Also See: Baseball Opens Big 12 Championship vs. OU
17 WILDCATS OFF TO WEST REGIONAL
By Mark Janssen
The world of track and field confuses its own at times.
With meets measured by the metric system, coaches often times give guesstimates on what the distance is in feet and inches.
"Some are calling it the first round, or the quarterfinals of the NCAA Tournament to keep it like basketball, but it really isn't," said the longtime Wildcat coach. "Most of the coaches want what we had a few years ago with four regions, but it is what it is."
What it is, is this: The top 48 athletes in each event from schools located in the western half of the U.S. will meet in Eugene to compete to be one of the top 12 athletes in each event, which punches their card for the NCAA Championships in Des Moines, Iowa, on June 8-11.
"You can argue about the competition angle on what's fair, but my complaint is due to something else," said Rovelto, whose women's team ranks No. 17 in the nation and the men's team No. 26. "My complaint is that most schools were out two to four weeks ago. Most track athletes are on very small scholarships, and stretching out the season like this keeps them from getting summer jobs, or taking intersession or summer school classes.
"There is a tremendous amount of cost involved in keeping kids around on campus for four to five weeks after the last class takes place," reasoned the K-State coach.
When it comes to the competition, Rovelto says, "The simple answer is that the people who have done well all year long and rank high nationally will have a good shot of moving on. But the reality is, what you've done all year means nothing except seeding. You have to do whatever you do in this meet."
But Rovelto does worry about the frequent showers that invade the community of Eugene.
"When you have field events of three flights with 16 in each flight, that first flight of the lowest 16 qualifiers might start out in the sun, but by the time the last flight begins with the best performers two hours later, it could be raining," said Rovelto. "All you can do is go out and do the best you can when your turn comes."
17 WILDCATS QUALIFY
K-State will have 17 entries - seven men and 10 women - entered in the West Regional on one of the most storied tracks in NCAA history on the Oregon campus.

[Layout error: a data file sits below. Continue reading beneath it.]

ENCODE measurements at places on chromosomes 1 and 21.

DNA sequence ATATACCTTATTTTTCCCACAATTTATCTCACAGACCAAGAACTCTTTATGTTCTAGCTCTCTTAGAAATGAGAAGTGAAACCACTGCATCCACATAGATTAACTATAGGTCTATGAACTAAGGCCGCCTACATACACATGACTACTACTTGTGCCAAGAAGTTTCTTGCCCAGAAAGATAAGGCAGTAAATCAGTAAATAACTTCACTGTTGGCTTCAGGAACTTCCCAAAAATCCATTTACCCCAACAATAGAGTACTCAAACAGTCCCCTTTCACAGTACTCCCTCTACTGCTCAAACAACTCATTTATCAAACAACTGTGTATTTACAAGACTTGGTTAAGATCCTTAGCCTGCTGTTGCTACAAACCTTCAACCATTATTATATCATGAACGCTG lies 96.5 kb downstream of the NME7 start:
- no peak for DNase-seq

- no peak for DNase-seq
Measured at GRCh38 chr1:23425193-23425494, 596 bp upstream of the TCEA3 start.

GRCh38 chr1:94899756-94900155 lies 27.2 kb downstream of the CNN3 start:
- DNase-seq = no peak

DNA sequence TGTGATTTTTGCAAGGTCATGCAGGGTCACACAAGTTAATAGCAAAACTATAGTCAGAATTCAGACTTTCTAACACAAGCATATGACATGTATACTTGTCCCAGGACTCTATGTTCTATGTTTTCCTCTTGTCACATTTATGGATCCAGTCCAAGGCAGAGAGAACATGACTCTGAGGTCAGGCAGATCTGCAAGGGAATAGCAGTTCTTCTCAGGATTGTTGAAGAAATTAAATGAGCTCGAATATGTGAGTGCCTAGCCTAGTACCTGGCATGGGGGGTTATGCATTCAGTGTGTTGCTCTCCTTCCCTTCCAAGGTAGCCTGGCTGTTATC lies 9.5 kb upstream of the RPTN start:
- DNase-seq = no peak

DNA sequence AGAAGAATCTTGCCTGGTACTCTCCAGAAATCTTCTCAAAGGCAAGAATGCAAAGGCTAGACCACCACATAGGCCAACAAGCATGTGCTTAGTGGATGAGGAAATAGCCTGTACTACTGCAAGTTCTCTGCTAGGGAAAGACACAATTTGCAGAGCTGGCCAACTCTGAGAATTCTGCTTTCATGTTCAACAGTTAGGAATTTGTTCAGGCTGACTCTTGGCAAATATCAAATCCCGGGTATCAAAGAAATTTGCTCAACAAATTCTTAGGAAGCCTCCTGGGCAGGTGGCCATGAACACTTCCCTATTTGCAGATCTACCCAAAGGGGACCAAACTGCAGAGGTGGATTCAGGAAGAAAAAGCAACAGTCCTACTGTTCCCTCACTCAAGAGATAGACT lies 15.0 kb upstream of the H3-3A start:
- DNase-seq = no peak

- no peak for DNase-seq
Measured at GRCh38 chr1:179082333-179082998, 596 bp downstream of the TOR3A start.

The two absolute K-State headliners are Erik Kynard in the high jump and Ryann Krais in the intermediate hurdles.
Kynard has cleared at least 7-5 ¼ in four of his five meets this spring, which included a 7-7 effort at the prestigious Drake Relays in Des Moines, Iowa on April 30. That followed an indoor season when the Big 12 champion cleared at least 7-4 ¼ in four of six meets, which included a school record of 7-7 ¾ at the Tyson Invitational in Fayetteville, Ark.
"He really has been remarkable," said Rovelto. "He's 20 years old and just a sophomore, yet if he doesn't jump 7-5 or higher, the reaction is, 'What happened?' I would guess over 95 percent of the schools in the nation have never had anyone jump 7-5, yet we've had a run of them so the perception is that, in this case, Erik should jump that every time. He's been amazing, but the good thing is that he's continued to work."
Krais owns the fifth-best time in the 400-intermediate hurdles at 56.06, plus has already qualified in the heptathlon at the NCAA Championships with her score of 5,848. That ranks third in the nation this year, and second only to former Olympian Austra Skujyte (6,275) in K-State history.
"If she qualifies in the hurdles, she will be the talk of the NCAA meet because she will be trying something that just doesn't happen," said Rovelto. "She will compete in the first day of the heptathlon, and then the next day could run the finals of the intermediates during the javelin competition of the heptathlon, and then an hour later run the 800 of the heptathlon. If she can be competitive and pull that off, people will talk about that for a long time."
Krais is a junior transfer from UCLA where Rovelto said, "By her standards, she struggled the last couple years. Out of high school, some people made the argument that she was as good of an athlete coming out of high school that year. She's made tremendous progress. She was running a 58.4 last year and now is at 56.06. The only girl to beat her all year was someone that was the runner-up at the NCAAs last year."
MEN REGIONAL QUALIFIERS
(national rankings and season best times)
100 - Martynas Jurgilas, 54th, 10.39
110-Hurdles - Jeffrey Julmis, 10th, 13.53; Mantas Silkauskas, 30th, 13.79
800 - Sam James, 50th, 1:49.24
400-Hurdles - Francisco Colomar, 94th, 52.28
4 x 100 Relay - Silkauskas, Julmis, Jason Coniglio, Jurgilas, 9th, 39.46
High Jump - Erik Kynard, 1st, 7-7
Decathlon - Moritz Cleve, 18th, 7,543 (*multi-eventers automatically advance to NCAAs)
WOMEN REGIONAL QUALIFIERS
(national rankings and season best times)
100-Hurdles - Denise Baker, 46th, 13.45
800 - Boglarka Bozzay, 40th, 2:05.83; Sara Stoakes
1500 - Megan Heuer, 4:26.12
400-Hurdles - Ryann Krais, 5th, 56.06
Steeplechase - Martina Tresch, 19th, 10:14.96
10,000 - Sydney Messick, 52nd, 34:31.23
Long Jump - Nina Kokot, 10th, 21-2 ½
Javelin - Ali Pistora, 7th, 170-11
Triple Jump - TiAra Walpool, 8th, 43-9 ¼
Heptathlon - Ryann Krais, 3rd, 5,848 (*multi-eventers automatically advance to NCAAs)
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